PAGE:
Postharvest grape infection of Botrytis cinerea and its interactions with other moulds under withering conditions to produce noble-rotten grapes



Giacomo Zapparoli, Dipartimento di Biotecnologie, Università degli Studi di Verona, strada Le Grazie 15, 37134 Verona, Italy. E-mail:



To investigate the interactions between Botrytis cinerea and other moulds during grape withering and postharvest infection to obtain noble-rotten grapes.

Methods and Results

Strains of Botrytis cinerea, Penicillium expansum, Penicillium crustosum, Aspergillus niger, Fusarium verticilloides and Alternaria alternata, isolated from naturally withered grapes and identified by molecular tools, were used to infect Garganega and Corvina grapes. Individually sterilized berries were infected by a single inoculation of each strain or a simultaneous inoculation of B. cinerea together with one of each of the other moulds. Withering kinetics, glycerol, gluconic acid, total polyphenols, total anthocyanins and laccase activity greatly varied among each strain and also in respect to untreated berries. Successful noble rot settlement was ascertained by an additional infection assay carried out on nonsterilized berries.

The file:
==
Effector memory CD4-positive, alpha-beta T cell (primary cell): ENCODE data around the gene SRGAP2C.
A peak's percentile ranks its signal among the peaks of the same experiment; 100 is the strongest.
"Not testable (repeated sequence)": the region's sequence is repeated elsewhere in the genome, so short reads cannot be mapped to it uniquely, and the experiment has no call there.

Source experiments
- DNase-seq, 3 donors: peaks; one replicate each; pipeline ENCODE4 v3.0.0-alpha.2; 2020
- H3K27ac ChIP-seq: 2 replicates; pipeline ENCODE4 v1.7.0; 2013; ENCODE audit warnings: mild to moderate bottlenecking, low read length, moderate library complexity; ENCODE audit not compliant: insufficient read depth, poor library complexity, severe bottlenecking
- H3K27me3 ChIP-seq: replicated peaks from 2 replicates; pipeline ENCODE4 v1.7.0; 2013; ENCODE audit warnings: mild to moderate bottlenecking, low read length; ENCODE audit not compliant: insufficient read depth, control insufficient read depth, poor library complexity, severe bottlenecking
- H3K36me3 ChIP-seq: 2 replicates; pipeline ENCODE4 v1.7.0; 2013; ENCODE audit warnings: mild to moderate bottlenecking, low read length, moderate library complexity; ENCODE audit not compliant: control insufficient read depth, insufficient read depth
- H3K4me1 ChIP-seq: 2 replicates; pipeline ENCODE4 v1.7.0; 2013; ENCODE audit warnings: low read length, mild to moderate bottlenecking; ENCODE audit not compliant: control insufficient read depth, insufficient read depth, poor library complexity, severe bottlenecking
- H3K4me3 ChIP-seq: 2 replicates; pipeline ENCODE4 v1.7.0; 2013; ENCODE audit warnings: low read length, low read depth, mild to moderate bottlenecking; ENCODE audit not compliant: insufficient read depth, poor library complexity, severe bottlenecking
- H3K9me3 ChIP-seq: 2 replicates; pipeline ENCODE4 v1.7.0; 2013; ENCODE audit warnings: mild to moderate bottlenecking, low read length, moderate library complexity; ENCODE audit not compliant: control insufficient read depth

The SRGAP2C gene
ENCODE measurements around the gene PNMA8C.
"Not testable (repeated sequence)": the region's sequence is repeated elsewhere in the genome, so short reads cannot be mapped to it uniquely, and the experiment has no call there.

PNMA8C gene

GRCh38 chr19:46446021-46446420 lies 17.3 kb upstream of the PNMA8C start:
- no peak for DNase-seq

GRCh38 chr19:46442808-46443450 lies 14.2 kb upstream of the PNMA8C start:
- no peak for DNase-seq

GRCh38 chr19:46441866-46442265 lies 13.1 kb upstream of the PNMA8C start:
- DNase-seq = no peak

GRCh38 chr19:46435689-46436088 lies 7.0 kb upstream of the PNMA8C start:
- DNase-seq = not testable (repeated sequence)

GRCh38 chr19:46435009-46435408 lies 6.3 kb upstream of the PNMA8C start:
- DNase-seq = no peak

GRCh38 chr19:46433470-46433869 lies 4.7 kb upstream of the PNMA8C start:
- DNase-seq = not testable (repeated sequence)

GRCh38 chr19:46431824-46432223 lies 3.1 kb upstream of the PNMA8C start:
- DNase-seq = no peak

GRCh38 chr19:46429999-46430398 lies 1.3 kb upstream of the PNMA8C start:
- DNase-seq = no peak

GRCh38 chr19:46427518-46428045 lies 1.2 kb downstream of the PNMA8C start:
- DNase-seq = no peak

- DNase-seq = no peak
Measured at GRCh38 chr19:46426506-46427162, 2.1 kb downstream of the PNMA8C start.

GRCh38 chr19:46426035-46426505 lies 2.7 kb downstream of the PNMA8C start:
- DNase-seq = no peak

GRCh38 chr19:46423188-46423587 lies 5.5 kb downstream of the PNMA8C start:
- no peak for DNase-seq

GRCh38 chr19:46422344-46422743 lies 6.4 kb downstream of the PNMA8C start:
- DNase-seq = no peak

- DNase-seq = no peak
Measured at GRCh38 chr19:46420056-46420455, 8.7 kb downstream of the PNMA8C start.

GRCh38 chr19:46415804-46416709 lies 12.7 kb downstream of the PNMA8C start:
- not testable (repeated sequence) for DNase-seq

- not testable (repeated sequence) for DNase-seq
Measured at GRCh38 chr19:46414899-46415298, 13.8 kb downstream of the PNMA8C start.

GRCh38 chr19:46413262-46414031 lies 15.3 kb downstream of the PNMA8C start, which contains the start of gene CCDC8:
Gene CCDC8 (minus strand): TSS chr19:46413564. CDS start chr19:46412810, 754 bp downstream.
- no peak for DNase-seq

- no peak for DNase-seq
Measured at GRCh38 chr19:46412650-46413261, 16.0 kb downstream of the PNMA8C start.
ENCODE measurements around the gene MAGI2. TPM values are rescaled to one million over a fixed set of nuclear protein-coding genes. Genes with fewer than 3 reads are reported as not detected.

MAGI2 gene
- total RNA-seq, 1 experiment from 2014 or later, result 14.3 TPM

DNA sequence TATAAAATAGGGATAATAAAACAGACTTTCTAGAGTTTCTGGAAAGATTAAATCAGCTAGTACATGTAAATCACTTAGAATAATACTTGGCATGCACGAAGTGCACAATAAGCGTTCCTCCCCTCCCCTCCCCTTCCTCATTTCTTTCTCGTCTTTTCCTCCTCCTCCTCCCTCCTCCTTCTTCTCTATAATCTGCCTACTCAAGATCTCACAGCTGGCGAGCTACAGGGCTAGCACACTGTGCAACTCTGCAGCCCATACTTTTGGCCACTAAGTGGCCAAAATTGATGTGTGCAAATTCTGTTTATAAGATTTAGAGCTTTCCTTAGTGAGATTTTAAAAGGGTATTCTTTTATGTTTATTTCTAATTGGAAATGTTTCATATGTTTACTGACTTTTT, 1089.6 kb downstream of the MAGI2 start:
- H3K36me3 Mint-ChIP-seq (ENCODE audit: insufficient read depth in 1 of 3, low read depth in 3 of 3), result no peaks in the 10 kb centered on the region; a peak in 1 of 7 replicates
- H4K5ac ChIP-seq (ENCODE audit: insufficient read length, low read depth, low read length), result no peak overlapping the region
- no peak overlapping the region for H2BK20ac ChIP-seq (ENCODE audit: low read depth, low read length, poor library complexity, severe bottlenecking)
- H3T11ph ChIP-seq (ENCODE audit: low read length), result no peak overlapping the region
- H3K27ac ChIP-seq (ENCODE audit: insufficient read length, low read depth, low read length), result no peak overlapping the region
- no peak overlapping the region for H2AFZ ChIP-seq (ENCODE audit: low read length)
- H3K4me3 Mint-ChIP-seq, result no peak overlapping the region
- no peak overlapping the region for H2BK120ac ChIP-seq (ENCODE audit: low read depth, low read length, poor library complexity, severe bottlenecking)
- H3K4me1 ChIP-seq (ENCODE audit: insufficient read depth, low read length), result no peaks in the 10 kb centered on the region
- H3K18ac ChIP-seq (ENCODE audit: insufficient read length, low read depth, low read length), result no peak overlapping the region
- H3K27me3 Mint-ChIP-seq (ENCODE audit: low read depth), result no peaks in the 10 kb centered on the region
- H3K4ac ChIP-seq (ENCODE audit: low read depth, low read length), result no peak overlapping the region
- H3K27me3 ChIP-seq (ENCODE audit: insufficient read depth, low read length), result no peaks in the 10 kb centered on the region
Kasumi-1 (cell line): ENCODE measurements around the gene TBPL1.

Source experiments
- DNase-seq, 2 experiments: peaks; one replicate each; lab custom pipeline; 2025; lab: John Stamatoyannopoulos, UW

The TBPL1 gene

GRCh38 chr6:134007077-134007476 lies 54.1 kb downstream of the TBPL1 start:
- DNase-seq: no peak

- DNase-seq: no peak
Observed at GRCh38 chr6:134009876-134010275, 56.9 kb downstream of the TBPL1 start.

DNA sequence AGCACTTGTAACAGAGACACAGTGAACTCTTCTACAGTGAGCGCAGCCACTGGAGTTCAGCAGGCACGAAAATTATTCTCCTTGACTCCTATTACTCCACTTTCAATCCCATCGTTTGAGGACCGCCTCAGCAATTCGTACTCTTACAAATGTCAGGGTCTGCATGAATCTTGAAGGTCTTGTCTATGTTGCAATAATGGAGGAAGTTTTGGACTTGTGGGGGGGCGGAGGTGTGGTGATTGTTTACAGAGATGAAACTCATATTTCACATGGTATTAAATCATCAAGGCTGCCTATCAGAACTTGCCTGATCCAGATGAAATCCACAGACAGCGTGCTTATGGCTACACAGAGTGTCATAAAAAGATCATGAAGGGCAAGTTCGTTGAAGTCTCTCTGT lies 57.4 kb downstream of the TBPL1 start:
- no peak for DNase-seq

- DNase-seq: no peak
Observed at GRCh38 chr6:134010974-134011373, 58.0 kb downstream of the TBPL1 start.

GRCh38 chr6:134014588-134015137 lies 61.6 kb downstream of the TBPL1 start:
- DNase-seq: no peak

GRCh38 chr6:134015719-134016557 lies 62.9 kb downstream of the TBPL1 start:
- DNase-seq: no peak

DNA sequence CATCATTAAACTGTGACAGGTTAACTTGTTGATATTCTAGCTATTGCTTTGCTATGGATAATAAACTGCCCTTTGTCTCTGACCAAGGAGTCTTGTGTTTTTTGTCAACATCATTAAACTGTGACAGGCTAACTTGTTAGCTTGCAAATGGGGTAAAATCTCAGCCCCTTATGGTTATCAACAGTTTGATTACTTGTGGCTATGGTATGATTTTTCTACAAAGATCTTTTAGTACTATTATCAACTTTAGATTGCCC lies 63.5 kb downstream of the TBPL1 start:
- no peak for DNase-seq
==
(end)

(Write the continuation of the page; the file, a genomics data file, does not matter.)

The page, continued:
The suitability of inducing noble rot infection during grape withering and the improvement of the health of noble-rotten grapes have been demonstrated.

Significance and Impact of the Study

This study provides insights on the effects of mould interactions on withered grape quality. Implementing noble rot induction by postharvest infection in winery drying fruit rooms to standardize the level of grape botrytization is encouraged.